Although GCCAC’s mission had not changed in its 56 years, more than a decade ago, Executive Director Duane Yoder started to redesign the organization’s culture by blending services, operations, and employee responsibilities. Prior to 2Gen implementation, GCCAC’s staff titles and job functions were linked to the individual programs such as Head Start teacher or energy assistance manager. GCCAC’s efforts to fully address a family’s needs were hampered by minimal coordination across assistance programs with potentially conflicting missions, reporting requirements, and priorities. Yoder recognized that outcomes for families were less than optimal through the existing service delivery model and decided to make a change. Siloed programs were attempting to assist families, with adults and their children receiving varied and distinct programs and staff at GCCAC giving little coordination and potentially conflicting missions, reporting requirements, and priorities.

Yoder is quick to point out that “2Gen is not a program, it’s an approach.” GCCAC’s original focus was families enrolled in Early Head Start, Head Start, and child care because the agency was already collecting data on those children’s development from various assessments, surveys, and school readiness scores. When GCCAC examined child progress and readiness scores along with key household stability indicators, they found that higher scores on early childhood outcomes were positively correlated with stronger household wellness. “Addressing multigenerational poverty by focusing on both the child and adult is such a commonsense idea,” Yoder explains. “When our [2Gen] data in Garrett County showed that children entering kindergarten with high readiness scores were in households where our data also showed family wellness, our approach appeared to be validated.”

In order to commit fully to the new integrated service model, GCCAC started implementing cross-functional programming. They trained staff in 2Gen approaches and activities. The organization developed broader multifunction job descriptions, emphasized data-driven decision-making, and identified outcomes to be tracked and measured. The staff were told that they were working toward a purpose and mission and not employed by a single program.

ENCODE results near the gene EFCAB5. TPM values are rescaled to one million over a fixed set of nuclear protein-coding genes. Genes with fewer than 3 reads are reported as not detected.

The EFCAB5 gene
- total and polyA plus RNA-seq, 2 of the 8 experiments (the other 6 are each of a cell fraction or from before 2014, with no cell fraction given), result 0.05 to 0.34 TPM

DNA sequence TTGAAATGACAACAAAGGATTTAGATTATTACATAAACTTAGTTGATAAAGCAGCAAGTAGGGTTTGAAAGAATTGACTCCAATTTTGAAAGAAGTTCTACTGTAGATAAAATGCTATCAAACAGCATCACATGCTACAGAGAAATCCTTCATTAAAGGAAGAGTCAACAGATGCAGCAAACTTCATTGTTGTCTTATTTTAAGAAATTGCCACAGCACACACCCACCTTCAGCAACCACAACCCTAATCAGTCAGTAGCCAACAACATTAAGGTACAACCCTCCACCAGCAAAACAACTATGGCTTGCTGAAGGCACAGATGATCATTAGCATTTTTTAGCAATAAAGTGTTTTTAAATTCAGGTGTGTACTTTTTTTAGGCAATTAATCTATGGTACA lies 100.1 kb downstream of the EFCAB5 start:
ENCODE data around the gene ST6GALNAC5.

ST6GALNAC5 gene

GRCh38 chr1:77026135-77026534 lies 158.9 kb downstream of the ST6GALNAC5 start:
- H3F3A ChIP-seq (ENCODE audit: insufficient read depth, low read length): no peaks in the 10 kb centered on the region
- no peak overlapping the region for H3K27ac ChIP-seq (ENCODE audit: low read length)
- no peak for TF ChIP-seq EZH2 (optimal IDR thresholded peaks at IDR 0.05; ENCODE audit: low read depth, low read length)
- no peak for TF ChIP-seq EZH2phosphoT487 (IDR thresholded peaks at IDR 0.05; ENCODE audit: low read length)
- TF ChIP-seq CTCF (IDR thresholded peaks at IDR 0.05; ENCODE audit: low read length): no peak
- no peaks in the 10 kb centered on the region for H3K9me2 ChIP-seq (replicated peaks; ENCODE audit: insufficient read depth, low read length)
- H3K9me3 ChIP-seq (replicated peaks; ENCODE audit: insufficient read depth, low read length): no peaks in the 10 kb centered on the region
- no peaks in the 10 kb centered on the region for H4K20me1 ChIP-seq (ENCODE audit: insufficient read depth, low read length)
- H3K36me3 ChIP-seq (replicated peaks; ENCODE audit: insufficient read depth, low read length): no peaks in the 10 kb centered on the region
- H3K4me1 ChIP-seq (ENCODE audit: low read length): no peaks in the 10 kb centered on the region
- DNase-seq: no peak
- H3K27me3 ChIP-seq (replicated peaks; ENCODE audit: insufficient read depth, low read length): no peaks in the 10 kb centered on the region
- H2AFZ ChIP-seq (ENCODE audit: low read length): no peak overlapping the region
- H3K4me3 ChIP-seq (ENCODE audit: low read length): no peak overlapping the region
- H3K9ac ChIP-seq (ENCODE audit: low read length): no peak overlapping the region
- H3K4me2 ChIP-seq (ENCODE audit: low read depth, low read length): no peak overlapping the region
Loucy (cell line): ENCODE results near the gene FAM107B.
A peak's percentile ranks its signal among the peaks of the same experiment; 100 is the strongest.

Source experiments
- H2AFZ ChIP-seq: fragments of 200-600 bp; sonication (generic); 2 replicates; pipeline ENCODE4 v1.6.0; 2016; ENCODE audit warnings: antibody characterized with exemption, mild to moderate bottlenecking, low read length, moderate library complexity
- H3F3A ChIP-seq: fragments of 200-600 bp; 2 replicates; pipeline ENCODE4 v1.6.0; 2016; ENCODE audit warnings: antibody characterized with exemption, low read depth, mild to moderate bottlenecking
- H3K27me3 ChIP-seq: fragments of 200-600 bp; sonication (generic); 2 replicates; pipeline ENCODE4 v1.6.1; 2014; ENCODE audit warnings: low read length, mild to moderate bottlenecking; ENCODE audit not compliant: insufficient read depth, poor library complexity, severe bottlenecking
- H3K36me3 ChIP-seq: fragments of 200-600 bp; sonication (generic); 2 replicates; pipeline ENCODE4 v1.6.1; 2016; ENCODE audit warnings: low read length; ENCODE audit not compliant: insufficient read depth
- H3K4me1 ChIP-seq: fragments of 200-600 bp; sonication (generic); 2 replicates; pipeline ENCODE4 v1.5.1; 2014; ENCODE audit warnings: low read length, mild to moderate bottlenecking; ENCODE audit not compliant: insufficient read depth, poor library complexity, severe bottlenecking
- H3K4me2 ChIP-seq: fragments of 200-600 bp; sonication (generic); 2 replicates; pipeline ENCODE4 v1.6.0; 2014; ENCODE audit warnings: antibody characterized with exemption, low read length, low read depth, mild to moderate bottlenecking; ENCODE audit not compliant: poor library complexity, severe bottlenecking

Listen to podcast interview with Duane Yoder, executive director of the Garrett County Community Action Committee

Download MP3 (13.4 MB, 14:41)

An Integrated Intake Process and Centralized Data Management

A critical component of GCCAC’s 2Gen approach centers on developing individualized objectives, goals, and strategies for families to create with a GCCAC staff coordinator. These “Pathway Plans” are developed with an integrated customer intake process and self-assessment tool. The agency developed proprietary data intake and centralized database management software called “empowOR,” which automatically determines program eligibilities for the entire household. It then recommends a set of bundled services for families such as Head Start enrollment for the children and workforce training and mental health support for the parents. GCCAC’s team then assists each household with enrolling in these services offered either by their agency or with outside partners such as Maryland departments of human services or labor.

GCCAC and its service partners are tracking progress of over 15 life skill dimensions such as family relations, education, and employment, as well as more tangible stability outcomes such as permanent housing and household incomes. From June 2018 to June 2019, GCCAC served 232 families while tracking their progress of completing their household Pathway Plans. Sixty-five percent of the families had achieved substantial to some progress meeting their plan’s goal.